HARTFORD — On Middlebury’s first offensive play, Remi Ashkar caught a 4-yard pass from McCallum Foote. As soon as Ashkar turned upfield, a phalanx of Trinity defenders closed to clobber the Middlebury running back.
It would be the type of toughness Trinity showed all day.
“We weren’t trying to be dirty. We were trying to make a statement,” Trinity coach Jeff Devanney said. “Nobody comes onto this field and plays more physical than we do. I’m just really proud of our kids. They did what we worked on all week. We talked about it. ‘We need to be more physical. If they catch some underneath routes, that’s fine. We’ve got to knock them down when they catch underneath routes. Don’t get beat over the top.’ ”
On Saturday at Jessee/Miller Field, which their players call The Coop, Trinity pasted Middlebury, 45-7. Middlebury had been averaging 383 passing yards per game. Trinity held Middlebury to 207 yards in the air while picking off Foote twice.
There should have been some crackle to the matchup. Both teams entered with 5-0 records. Both are gunning for a NESCAC championship.
Trinity’s all-around performance — speed and punishing tackling on defense, balance on offense — turned a showdown of the league’s two best teams into a varsity-against-JV rout. By halftime, when Trinity held a 31-0 lead, the result was no longer in question.
“I’m not going to lie. There was a little extra zest to it this week,” Trinity cornerback Nick Campbell said of preparing for Middlebury. “It was a No. 1 offense coming into The Coop. Our 45-game home winning streak that we wanted to keep intact. Everything on the line.”
The Bantams have now won a nation-best 46 straight games at home. Their last Jessee/Miller loss was in 2001 against Williams.
“I know there’s a tremendous amount of pride in those wins,” Devanney said. “A lot of different teams put in those wins. Guys who played eight, nine years ago are part of that streak. As a coaching staff, we try to minimize the pressure on current players. It’s an added layer. We don’t talk about the streak at all as a staff to the players. I know the players feel it. Sometimes it’s more of a positive. They feel they can’t lose at home.”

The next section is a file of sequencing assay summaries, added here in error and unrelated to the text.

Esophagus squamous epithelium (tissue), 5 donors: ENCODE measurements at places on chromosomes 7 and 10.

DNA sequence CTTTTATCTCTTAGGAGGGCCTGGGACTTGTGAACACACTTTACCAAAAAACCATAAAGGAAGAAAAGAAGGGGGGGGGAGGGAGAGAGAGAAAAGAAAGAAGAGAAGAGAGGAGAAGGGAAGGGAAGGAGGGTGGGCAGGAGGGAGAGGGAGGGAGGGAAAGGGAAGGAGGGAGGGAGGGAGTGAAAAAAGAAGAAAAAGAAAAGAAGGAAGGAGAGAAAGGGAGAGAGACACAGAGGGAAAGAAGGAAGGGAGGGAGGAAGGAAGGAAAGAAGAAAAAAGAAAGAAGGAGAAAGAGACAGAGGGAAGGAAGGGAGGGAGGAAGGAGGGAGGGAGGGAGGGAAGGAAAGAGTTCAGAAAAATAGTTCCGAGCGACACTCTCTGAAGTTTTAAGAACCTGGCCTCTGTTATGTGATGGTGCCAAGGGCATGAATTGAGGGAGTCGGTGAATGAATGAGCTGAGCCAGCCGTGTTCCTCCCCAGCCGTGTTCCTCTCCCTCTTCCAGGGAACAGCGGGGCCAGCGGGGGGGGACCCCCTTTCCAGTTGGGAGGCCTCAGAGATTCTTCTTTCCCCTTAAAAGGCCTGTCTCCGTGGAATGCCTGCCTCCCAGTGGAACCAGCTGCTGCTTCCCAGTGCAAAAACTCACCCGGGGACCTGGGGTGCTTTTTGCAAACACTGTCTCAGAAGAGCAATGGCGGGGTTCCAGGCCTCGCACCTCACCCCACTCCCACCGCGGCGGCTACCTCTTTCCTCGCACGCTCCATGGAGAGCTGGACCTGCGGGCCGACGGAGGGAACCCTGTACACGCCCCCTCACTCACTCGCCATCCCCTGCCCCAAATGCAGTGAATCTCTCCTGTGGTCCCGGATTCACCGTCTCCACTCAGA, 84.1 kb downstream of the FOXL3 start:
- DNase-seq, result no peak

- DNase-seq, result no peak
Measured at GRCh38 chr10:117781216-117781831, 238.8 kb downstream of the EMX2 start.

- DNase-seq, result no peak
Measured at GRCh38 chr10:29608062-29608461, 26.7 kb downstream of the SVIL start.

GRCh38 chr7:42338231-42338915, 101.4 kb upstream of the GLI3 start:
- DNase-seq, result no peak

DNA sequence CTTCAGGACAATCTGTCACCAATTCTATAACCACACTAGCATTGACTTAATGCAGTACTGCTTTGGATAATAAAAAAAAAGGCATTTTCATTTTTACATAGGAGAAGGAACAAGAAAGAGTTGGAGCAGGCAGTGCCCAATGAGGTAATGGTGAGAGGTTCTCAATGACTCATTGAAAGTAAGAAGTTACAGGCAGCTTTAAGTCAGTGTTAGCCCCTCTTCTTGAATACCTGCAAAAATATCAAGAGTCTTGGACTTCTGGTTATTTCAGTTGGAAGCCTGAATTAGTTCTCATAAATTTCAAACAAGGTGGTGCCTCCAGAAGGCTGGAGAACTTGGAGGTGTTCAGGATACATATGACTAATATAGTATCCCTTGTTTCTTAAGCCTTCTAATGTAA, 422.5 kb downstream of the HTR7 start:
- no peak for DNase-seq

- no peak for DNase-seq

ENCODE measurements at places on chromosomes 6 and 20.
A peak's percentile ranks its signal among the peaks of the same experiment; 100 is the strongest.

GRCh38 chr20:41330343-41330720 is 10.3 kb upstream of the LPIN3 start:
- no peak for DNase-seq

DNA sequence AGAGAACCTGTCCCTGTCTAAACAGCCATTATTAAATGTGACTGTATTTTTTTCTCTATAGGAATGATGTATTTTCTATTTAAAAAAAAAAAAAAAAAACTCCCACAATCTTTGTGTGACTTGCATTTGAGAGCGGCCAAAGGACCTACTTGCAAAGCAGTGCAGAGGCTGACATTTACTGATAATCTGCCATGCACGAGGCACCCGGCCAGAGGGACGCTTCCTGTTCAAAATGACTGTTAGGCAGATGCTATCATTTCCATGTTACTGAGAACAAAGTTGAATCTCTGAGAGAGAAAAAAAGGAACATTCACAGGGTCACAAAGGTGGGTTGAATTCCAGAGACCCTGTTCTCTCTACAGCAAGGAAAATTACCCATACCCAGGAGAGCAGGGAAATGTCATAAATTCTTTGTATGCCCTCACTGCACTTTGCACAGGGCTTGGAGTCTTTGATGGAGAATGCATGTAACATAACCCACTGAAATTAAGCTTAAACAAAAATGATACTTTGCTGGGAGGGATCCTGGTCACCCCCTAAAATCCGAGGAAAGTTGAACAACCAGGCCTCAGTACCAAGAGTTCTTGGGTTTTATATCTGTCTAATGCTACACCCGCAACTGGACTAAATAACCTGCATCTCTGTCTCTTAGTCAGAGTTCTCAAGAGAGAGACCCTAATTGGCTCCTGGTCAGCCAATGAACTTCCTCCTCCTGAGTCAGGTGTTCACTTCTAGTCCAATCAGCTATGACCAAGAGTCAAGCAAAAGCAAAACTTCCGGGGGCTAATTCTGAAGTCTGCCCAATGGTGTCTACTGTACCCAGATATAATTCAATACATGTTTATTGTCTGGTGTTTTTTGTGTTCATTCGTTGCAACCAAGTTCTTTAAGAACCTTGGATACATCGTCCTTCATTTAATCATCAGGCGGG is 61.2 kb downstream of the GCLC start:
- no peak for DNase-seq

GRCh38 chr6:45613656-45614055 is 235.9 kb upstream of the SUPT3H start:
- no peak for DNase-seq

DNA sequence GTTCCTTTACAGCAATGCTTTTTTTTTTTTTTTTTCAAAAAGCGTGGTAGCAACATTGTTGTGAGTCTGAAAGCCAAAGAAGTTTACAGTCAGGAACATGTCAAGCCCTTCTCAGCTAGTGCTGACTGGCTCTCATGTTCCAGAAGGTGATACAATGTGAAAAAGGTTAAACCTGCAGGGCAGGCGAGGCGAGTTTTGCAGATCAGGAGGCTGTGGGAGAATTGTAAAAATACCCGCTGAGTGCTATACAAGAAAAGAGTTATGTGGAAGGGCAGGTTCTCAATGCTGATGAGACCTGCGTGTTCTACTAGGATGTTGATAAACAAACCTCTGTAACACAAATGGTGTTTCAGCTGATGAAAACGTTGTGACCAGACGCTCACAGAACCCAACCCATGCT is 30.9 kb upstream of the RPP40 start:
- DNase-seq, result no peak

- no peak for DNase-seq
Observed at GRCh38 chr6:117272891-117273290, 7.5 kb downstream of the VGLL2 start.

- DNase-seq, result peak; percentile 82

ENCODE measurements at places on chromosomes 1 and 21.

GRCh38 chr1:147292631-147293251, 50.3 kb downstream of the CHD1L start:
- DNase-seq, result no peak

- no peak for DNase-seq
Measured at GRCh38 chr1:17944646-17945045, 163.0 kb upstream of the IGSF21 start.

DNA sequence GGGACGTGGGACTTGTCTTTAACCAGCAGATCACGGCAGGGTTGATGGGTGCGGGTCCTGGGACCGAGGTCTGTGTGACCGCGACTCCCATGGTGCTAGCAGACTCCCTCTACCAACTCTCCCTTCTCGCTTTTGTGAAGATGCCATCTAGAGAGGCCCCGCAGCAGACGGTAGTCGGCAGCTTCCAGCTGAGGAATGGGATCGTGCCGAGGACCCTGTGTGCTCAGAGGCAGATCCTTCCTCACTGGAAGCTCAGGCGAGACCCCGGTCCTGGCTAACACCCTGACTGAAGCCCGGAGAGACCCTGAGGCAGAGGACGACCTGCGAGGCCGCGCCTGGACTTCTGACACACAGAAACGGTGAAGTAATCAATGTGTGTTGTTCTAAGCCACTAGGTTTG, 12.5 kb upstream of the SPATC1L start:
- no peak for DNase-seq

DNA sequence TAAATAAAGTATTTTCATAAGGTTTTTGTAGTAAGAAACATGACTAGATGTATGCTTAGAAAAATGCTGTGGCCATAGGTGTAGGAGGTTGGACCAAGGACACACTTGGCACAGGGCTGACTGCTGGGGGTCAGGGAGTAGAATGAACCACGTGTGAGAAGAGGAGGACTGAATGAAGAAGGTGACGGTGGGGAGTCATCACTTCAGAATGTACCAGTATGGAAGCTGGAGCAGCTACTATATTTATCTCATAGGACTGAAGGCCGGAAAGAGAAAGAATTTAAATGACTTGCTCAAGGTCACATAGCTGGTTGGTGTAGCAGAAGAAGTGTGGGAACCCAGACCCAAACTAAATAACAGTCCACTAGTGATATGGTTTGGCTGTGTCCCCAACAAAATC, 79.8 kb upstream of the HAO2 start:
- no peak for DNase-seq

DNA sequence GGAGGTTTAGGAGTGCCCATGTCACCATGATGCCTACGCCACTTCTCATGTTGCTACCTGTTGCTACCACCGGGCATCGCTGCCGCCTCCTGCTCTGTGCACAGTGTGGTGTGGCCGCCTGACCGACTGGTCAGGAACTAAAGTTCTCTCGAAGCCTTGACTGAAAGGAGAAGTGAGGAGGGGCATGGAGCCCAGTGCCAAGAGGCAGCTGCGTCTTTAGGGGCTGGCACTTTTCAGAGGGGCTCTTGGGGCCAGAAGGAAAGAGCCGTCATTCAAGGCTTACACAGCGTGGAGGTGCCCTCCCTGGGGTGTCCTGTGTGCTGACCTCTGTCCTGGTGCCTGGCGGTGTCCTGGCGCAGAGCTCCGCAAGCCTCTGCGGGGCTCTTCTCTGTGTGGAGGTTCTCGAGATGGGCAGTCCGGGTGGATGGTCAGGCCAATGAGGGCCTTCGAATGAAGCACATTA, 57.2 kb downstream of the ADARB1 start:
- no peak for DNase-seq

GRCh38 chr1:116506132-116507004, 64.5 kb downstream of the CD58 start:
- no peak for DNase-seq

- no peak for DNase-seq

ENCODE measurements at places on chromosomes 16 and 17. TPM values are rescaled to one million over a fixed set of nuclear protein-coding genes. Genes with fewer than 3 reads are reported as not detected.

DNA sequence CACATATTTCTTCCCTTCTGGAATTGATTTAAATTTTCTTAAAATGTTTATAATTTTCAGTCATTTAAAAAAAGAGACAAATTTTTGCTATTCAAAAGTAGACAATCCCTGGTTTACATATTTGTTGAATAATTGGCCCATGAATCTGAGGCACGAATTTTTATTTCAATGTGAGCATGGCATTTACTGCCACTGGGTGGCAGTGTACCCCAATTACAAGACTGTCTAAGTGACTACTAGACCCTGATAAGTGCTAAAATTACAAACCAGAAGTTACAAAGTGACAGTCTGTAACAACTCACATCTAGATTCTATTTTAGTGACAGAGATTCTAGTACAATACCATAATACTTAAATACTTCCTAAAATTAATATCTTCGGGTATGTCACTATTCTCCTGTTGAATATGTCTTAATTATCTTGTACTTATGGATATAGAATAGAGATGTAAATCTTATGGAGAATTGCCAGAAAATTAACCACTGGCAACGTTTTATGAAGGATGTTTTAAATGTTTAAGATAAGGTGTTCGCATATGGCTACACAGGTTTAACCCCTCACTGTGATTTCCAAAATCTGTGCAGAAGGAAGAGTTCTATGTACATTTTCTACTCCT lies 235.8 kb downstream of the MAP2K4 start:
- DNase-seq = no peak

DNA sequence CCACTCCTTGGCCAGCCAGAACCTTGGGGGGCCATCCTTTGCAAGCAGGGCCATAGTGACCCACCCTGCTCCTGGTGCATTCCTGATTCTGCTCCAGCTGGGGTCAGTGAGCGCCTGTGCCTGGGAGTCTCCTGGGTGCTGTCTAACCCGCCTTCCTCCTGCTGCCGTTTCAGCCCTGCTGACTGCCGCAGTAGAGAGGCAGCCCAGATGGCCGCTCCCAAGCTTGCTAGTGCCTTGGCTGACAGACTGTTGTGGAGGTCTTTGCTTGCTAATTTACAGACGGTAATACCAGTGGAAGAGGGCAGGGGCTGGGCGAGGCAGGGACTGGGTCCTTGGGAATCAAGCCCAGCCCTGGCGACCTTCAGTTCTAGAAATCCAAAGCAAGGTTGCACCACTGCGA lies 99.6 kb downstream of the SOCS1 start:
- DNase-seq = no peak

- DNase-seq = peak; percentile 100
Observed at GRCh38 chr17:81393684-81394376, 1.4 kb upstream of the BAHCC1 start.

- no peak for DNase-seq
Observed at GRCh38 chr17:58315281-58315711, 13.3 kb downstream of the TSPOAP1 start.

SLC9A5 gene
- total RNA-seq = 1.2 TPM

The streak has been both salve and irritant. It has been one of the program’s signature accomplishments.
At the same time, it’s created another level of pressure for Trinity. There is no Bantam who wishes the streak to conclude under his watch.
“There’s a little bit of pressure to keep it going, since it has been since 2001 the last time we lost here,” acknowledged Campbell, a senior. “There’s something magical about The Coop. My first game in here, we came back against Williams by over 10 points in the fourth quarter. There’s just a never-say-die attitude here in The Coop.”
The Bantams had gone through a busy week. They’ve been occupied with midterm exams and papers. But the coaching staff reminded them that to slow down Middlebury’s air attack, their video work would be just as important as their on-field preparation.
Foote was averaging 327 passing yards per game and had thrown for 21 touchdowns. Zach Driscoll had caught 11 TD passes while averaging 133.8 receiving yards.
It was during one of those video sessions that Campbell studied Middlebury’s preference to run post corners. In Saturday’s first quarter, down just 10-0, Middlebury called a post corner in hopes of scoring a touchdown. On first and 10 from Trinity’s 19, wide receiver Brendan Rankowitz sprinted for the corner of the end zone and turned to look for Foote’s pass. It never got there.
Campbell, having recognized the play, intercepted the pass.
“They run a whole bunch of posts,” Campbell said. “We were trying to be on top of it. I just tried to flip my hips as quick as I could to try and undercut it. That’s what happened.”
On offense, quarterback Ryan Burgess oversaw a unit as consistent in the air as it was on the ground. In the first quarter, Burgess underthrew Chris Ragone in double coverage. But the wideout hauled in the throw for a 59-yard touchdown, giving Trinity a 10-0 lead.
Ben Crick (158 yards, two touchdowns) and Evan Bunker (141 yards, two touchdowns) gave Trinity a two-pronged rushing attack that Middlebury couldn’t slow.
“Ryan Burgess is playing really well,” Devanney said. “If he plays well and we have Ben Crick and Evan Bunker, I don’t know how you defend us.”
The trouncing of Middlebury was just one notch en route to Trinity’s greater goal. After the win, Devanney told his players that being 6-0 meant nothing. Continued...